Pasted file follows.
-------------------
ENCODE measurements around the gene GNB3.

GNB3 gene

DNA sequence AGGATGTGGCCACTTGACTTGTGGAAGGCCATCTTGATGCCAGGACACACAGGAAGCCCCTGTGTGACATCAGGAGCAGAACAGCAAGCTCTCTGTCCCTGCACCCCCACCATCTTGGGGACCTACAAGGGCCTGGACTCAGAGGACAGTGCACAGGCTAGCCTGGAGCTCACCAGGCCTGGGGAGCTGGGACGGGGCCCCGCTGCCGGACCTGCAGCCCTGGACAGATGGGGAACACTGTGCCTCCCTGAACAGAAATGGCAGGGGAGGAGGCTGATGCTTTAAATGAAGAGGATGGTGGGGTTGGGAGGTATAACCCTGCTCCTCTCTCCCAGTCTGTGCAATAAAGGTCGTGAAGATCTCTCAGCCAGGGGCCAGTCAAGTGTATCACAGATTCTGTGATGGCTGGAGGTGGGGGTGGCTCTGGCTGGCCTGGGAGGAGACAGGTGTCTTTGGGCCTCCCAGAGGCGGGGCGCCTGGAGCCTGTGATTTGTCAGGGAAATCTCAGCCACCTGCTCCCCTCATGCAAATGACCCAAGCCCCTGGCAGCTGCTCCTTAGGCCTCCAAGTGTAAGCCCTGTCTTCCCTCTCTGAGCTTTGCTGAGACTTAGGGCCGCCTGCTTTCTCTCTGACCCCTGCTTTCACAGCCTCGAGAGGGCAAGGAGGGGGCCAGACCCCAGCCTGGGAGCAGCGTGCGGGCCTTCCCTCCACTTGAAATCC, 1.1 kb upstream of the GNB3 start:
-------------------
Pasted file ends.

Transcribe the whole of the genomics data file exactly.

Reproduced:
ENCODE measurements around the gene GNB3.

GNB3 gene

DNA sequence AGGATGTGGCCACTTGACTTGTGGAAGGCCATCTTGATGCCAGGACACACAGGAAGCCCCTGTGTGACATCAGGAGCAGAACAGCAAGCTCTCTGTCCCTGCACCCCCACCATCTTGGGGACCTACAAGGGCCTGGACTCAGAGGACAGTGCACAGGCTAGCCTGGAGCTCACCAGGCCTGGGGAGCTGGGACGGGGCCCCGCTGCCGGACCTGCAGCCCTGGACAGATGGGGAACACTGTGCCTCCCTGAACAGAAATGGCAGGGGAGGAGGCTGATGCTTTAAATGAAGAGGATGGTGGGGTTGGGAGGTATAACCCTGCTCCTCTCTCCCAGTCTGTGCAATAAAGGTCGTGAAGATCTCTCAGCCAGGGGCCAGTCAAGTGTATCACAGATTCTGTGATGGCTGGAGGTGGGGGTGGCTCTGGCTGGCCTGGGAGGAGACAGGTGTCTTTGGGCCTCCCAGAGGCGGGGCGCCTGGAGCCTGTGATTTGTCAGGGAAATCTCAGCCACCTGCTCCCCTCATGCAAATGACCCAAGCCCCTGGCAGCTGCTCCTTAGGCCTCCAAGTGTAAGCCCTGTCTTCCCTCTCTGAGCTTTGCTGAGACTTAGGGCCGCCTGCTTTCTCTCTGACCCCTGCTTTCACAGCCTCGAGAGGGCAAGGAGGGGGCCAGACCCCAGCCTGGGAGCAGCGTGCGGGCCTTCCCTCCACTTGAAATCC, 1.1 kb upstream of the GNB3 start: